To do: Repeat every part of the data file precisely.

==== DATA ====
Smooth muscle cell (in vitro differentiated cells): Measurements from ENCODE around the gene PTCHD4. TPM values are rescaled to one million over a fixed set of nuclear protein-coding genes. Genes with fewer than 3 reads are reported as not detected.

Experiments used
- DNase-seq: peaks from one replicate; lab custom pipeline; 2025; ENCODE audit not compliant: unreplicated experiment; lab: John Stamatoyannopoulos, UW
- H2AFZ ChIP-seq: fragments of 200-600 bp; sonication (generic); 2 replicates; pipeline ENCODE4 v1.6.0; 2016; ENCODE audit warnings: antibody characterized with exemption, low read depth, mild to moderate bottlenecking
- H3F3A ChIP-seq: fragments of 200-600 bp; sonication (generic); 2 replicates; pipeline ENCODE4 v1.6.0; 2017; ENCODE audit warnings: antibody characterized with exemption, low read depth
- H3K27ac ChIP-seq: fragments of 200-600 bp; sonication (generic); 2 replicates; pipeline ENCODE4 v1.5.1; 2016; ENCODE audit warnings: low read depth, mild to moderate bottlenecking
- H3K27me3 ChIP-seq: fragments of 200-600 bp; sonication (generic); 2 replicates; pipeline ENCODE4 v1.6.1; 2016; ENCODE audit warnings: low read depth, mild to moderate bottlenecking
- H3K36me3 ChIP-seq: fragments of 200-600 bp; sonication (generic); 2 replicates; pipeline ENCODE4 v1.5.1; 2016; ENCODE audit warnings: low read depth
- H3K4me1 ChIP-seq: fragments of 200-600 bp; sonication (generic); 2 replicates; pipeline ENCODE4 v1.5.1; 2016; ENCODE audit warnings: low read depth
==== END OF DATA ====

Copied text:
Smooth muscle cell (in vitro differentiated cells): Measurements from ENCODE around the gene PTCHD4. TPM values are rescaled to one million over a fixed set of nuclear protein-coding genes. Genes with fewer than 3 reads are reported as not detected.

Experiments used
- DNase-seq: peaks from one replicate; lab custom pipeline; 2025; ENCODE audit not compliant: unreplicated experiment; lab: John Stamatoyannopoulos, UW
- H2AFZ ChIP-seq: fragments of 200-600 bp; sonication (generic); 2 replicates; pipeline ENCODE4 v1.6.0; 2016; ENCODE audit warnings: antibody characterized with exemption, low read depth, mild to moderate bottlenecking
- H3F3A ChIP-seq: fragments of 200-600 bp; sonication (generic); 2 replicates; pipeline ENCODE4 v1.6.0; 2017; ENCODE audit warnings: antibody characterized with exemption, low read depth
- H3K27ac ChIP-seq: fragments of 200-600 bp; sonication (generic); 2 replicates; pipeline ENCODE4 v1.5.1; 2016; ENCODE audit warnings: low read depth, mild to moderate bottlenecking
- H3K27me3 ChIP-seq: fragments of 200-600 bp; sonication (generic); 2 replicates; pipeline ENCODE4 v1.6.1; 2016; ENCODE audit warnings: low read depth, mild to moderate bottlenecking
- H3K36me3 ChIP-seq: fragments of 200-600 bp; sonication (generic); 2 replicates; pipeline ENCODE4 v1.5.1; 2016; ENCODE audit warnings: low read depth
- H3K4me1 ChIP-seq: fragments of 200-600 bp; sonication (generic); 2 replicates; pipeline ENCODE4 v1.5.1; 2016; ENCODE audit warnings: low read depth